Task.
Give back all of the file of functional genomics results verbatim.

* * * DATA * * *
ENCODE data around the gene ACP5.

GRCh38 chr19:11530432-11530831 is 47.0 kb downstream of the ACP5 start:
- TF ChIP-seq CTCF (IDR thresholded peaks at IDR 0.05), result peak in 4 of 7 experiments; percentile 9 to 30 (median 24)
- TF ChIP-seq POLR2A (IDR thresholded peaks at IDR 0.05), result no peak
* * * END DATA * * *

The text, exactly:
ENCODE data around the gene ACP5.

GRCh38 chr19:11530432-11530831 is 47.0 kb downstream of the ACP5 start:
- TF ChIP-seq CTCF (IDR thresholded peaks at IDR 0.05), result peak in 4 of 7 experiments; percentile 9 to 30 (median 24)
- TF ChIP-seq POLR2A (IDR thresholded peaks at IDR 0.05), result no peak